|x=acos(y)||Arc cosine of y|
|x=acosh(y)||Hyperbolic arc cosine of y|
|x=tan(y)||Tangent of y|
|x=tanh(y)||Hyperbolic tangent of y|
|x=atan(y)||Arc tangent of y|
|x=atanh(y)||Hyperbolic arc tangent of y|
|c=hypo(a,b)||Hypotenuse (side c) of right triangle with sides a, b|
|x=round(y[,places])||y is rounded to the nearest value, where decimal 5 rounds up.|
|x=negate(y)||Negation: same as -y|
|x=seed(y)||Seeds the random number generator|
|x=rdm(y)||Returns a value from 0 to y|
|x=ln(y)||Logarithm, base e|
|x=exp(y)||Anti-logarithm, base e|
|x=log(y)||Logarithm, base 10|
|x=alog(y)||Anti-logarithm, base 10|
|x=fact(y)||Factorial of y|
|x=int(y)||strips all fractional value and returns a whole number|
|x=floor(y)||strips all fractional value and returns y's whole-number portion|
|x=ceil(y)||strips all fractional value and returns y's whole-number portion + 1|
|x=percent(y,p)||Returns y as a percentage of p|
|x=atan2(x,y)||Returns angle of x,y relative to 0,0|
|x=pow(x,y)||Returns x to the power of y|
|x=length(x1,y1,x2,y2)||returns the length of line x1,y1:x2:y2|
|x=mean(x1[,...,xn])||Returns the mean of one or more values|
|x=median(x1[,...,xn])||Returns the median of one or more values|
|x=avg(x1[,...,xn])||Returns the average of one or more values|
|x=sum(x1[,...,xn])||Returns the sum of one or more values|
|x=count(x1[,...,xn])||Returns the number of one or more values|
|x=min(x1[,...,xn])||Returns the minimum of one or more values|
|x=max(x1[,...,xn])||Returns the maximum of one or more values|
|General conversion functions|
|lbs=ntol(newtons)||Newtons to pounds of force|
|newtons=lton(lbs)||Pounds of force to newtons|
|degrees=rtod(radians)||Converts radians to degrees|
|radians=dtor(degrees)||Converts degrees to radians|
|feet=mtof(meters)||Converts meters to feet|
|meters=ftom(feet)||Converts feet to meters|
|gradians=dtog(degrees)||Converts degrees to gradians|
|degrees=gtod(gradians)||Converts gradians to degrees|
|btu=wtob(watts)||Converts watts to BTUs|
|watts=btow(btus)||Converts BTUs to watts|
|Temperature conversion functions|
|f=ctof(c)||Converts Centigrade to Fahrenheit|
|f=ktof(k)||Converts Kelvin to Fahrenheit|
|f=rtof(r)||Converts Rankine to Fahrenheit|
|c=ftoc(f)||Converts Fahrenheit to Centigrade|
|c=ktoc(k)||Converts Kelvin to Centigrade|
|c=rtoc(r)||Converts Rankine to Centigrade|
|k=ctok(c)||Converts Centigrade to Kelvin|
|k=ftok(f)||Converts Fahrenheit to Kelvin|
|k=rtok(r)||Converts Rankine to Kelvin|
|r=ctor(c)||Converts Centigrade to Rankine|
|r=ftor(f)||Converts Fahrenheit to Rankine|
|r=ktor(k)||Converts Kelvin to Rankine|
|dc=dftodc(df)||Converts delta Fahrenheit to delta Centigrade|
|df=dctodf(dc)||Converts delta Centigrade to delta Fahrenheit|
|e=irtoe(i,r)||Ohm's law: volts from amperes and watts|
|e=pitoe(p,i)||Ohm's law: volts from watts and amperes|
|e=prtoe(p,r)||Ohm's law: volts from watts and ohms|
|i=ertoi(e,r)||Ohm's law: amperes from volts and ohms|
|i=petoi(p,e)||Ohm's law: amperes from watts and volts|
|i=prtoi(p,r)||Ohm's law: amperes from watts and ohms|
|r=eitor(e,i)||Ohm's law: ohms from volts and amperes|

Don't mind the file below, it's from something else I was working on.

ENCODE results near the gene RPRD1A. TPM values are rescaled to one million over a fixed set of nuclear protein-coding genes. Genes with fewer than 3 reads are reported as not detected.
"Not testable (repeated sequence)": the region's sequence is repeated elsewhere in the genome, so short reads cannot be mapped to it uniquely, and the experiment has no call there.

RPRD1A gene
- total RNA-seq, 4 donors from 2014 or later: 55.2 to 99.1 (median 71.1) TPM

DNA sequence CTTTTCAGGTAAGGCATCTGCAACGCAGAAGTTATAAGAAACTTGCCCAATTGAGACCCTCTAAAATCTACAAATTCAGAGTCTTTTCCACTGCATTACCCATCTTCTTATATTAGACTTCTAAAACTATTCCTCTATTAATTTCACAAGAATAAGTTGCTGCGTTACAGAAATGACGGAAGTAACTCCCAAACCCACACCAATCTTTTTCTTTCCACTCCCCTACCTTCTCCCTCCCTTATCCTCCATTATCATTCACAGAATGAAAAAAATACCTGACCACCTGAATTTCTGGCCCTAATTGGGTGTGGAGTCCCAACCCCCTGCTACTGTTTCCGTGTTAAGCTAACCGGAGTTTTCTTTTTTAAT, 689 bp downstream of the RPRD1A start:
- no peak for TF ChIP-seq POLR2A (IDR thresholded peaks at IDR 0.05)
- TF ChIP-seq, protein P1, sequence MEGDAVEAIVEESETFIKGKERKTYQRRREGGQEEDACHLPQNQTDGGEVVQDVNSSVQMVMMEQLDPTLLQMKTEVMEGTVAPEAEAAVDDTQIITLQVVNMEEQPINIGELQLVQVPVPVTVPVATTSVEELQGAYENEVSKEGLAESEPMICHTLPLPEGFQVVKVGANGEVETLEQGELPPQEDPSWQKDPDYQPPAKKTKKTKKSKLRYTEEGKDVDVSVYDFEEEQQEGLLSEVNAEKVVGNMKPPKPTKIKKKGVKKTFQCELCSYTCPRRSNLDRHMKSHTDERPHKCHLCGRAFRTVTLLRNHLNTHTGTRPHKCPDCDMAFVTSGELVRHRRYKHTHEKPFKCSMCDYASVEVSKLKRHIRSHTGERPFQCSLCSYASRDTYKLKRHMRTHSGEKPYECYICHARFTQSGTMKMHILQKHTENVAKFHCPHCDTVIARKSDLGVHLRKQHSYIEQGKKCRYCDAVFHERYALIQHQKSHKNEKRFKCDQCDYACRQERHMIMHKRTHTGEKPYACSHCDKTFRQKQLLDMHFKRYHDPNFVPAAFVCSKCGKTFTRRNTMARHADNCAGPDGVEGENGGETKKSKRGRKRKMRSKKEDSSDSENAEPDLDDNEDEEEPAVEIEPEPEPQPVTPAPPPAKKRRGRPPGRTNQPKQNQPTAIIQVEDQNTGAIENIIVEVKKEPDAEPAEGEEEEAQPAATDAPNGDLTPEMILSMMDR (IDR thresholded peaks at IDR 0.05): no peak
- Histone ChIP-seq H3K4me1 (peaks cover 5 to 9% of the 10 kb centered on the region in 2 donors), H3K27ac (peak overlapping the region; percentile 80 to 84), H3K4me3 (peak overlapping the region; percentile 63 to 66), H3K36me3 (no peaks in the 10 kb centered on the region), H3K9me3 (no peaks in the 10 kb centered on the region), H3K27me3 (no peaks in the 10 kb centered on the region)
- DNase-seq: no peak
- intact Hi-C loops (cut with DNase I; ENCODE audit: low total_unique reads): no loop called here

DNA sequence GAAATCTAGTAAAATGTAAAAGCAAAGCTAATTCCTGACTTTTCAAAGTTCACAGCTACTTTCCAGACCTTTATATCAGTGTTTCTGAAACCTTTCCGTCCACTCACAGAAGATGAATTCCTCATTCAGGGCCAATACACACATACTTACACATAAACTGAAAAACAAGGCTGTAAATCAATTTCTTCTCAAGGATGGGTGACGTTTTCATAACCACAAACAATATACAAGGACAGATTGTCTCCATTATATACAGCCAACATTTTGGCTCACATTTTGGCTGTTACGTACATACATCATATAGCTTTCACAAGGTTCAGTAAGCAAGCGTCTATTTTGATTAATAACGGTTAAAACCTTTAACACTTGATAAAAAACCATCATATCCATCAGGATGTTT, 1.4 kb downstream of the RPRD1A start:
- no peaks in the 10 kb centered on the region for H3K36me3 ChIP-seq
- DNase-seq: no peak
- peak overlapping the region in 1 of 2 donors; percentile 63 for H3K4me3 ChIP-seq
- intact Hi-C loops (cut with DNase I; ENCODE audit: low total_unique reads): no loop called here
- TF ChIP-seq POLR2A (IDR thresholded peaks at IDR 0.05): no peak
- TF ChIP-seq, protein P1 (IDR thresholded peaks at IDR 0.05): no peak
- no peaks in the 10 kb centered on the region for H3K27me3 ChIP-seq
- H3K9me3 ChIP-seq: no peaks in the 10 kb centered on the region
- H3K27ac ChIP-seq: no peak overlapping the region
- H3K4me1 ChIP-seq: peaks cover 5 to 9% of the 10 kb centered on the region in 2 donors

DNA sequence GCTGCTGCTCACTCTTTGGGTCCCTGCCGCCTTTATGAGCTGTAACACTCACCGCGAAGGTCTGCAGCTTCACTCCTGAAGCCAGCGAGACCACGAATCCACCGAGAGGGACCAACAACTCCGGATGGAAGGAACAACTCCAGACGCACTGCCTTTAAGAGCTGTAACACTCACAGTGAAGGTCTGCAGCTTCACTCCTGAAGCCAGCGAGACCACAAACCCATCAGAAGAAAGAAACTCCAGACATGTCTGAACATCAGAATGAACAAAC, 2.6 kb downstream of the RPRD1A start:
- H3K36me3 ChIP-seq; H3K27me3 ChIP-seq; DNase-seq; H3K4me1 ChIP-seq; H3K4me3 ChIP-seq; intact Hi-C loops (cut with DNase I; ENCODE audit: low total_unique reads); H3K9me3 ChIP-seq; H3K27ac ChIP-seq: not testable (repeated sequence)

|r=eptor(e,p)||Ohm's law: ohms from volts and watts|
|r=pitor(p,i)||Ohm's law: ohms from watts and amperes|
|p=eitop(e,i)||Ohm's law: watts from volts and amperes|
|p=ertop(e,r)||Ohm's law: watts from volts and ohms|
|p=irtop(i,r)||Ohm's law: watts from amperes and ohms|
|Lp=lpar(L1[,L2,...,Ln])||Parallel inductance (no coupling)|
|Ls=lser(L1[,L2,...,Ln])||Series inductance (no coupling)|
|e=dtov(dbm)||Converts dbm to volts|
|pr=prat(dB)||dB to Power ratio|
|vr=vrat(dB)||dB to Voltage ratio|
|dbm=dbm(e[,r])||Volts and ohms to dbm. r is 50 unless specified otherwise|
|dbm=stod(s)||Converts sunitsnote 1 to dbm|
|s=sunits(e[,r])||Converts volts to sunitsnote 1. r is 50 unless specified otherwise|
|s=dbmtos(dbm)||Converts dbm to sunitsnote 1|
|f=wtof=(w)||Converts wavelength to frequency|
|w=ftow(f)||Converts frequency to wavelength|
|w=dtow(d)||Converts dbm to watts|
|d=wtod(w)||Converts watts to dbm|
|s=etos(e)||Converts "effective number of bits" to "signal to noise and distortion ratio"|
Note 1: Above S9, sunits are represented as 9.x where the x contains dB-over divided by 1,000. For instance, [s9+10dB] reads out as 9.010, [s9+40dB] reads out as 9.040, etc. Below S9, the value reads out pure sunits, including valid decimal places. Above [S9+999dB], the value is invalid. Also, both your antenna and radio are on fire.
§ 22.214.171.124 - Area Selection Commands
There may be times when you want a script to do whatever it does at a particular location or within a known region on any image it is applied to, rather than to an area you select with the mouse or other pointing device. To facilitate that, the following area selection commands are available to you:
text [Font=fontname] [X=integer] [Y=integer] [Scale=0.1...2.0] [content=text]*
rect [Left=integer] [Top=integer] [Right=integer] [Bottom=integer]
ellipse [XCenter=integer] [YCenter=integer] [XRadius=integer] [YRadius=integer]
rellipse [Left=integer] [Top=integer] [Right=integer] [Bottom=integer]
wand [X=integer] [Y=integer] [Tolerance=1...100]
Note: The text command's [Y=integer] parameter specifies the baseline of the text area selection; that means that characters with descenders will create selection regions below the baseline.
The system variables m_lineheight, m_ascent, m_descent, and m_leading can be used to calculate spacing between lines in various ways. They are valid after the text area selection command runs, so you can't use them unless you do a small test selection first, or after the first line has been generated (which tends to be when you actually need them, so there's that.)
Those four values incorporate both the m_fontpoints setting and the [Scale=0.1...2.0] parameter you supply to the text area selection command.
* Numeric conversion rules are set with these system variables.